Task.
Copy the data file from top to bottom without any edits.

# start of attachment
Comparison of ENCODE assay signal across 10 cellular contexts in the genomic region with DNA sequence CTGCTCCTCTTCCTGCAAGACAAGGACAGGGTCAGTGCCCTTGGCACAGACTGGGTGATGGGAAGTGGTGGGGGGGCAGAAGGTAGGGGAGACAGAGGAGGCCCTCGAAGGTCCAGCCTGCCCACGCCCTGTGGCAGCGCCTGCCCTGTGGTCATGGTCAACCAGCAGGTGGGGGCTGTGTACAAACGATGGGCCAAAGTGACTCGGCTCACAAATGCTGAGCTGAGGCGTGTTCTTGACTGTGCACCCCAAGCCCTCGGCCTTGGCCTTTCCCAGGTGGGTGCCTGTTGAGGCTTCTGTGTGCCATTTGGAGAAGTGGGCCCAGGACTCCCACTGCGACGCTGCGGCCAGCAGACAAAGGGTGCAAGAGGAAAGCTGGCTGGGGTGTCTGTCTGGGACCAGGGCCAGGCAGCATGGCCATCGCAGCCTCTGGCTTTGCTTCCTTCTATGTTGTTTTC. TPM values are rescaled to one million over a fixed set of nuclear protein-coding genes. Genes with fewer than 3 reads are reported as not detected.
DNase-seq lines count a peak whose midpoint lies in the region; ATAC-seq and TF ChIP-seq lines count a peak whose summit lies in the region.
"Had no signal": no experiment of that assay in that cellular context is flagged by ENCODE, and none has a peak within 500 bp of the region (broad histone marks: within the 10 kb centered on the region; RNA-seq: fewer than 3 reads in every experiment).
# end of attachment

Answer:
Comparison of ENCODE assay signal across 10 cellular contexts in the genomic region with DNA sequence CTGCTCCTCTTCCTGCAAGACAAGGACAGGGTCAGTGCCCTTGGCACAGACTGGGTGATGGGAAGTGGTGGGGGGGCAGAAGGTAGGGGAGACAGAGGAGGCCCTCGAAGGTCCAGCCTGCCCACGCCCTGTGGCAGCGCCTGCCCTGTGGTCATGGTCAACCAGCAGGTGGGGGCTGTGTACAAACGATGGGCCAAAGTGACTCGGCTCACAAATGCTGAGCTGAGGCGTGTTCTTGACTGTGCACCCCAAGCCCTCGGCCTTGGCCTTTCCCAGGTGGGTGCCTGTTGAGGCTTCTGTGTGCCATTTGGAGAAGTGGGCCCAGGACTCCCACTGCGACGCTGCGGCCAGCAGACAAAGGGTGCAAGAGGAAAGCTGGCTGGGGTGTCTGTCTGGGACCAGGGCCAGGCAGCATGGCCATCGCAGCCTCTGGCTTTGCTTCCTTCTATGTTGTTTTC. TPM values are rescaled to one million over a fixed set of nuclear protein-coding genes. Genes with fewer than 3 reads are reported as not detected.
DNase-seq lines count a peak whose midpoint lies in the region; ATAC-seq and TF ChIP-seq lines count a peak whose summit lies in the region.
"Had no signal": no experiment of that assay in that cellular context is flagged by ENCODE, and none has a peak within 500 bp of the region (broad histone marks: within the 10 kb centered on the region; RNA-seq: fewer than 3 reads in every experiment).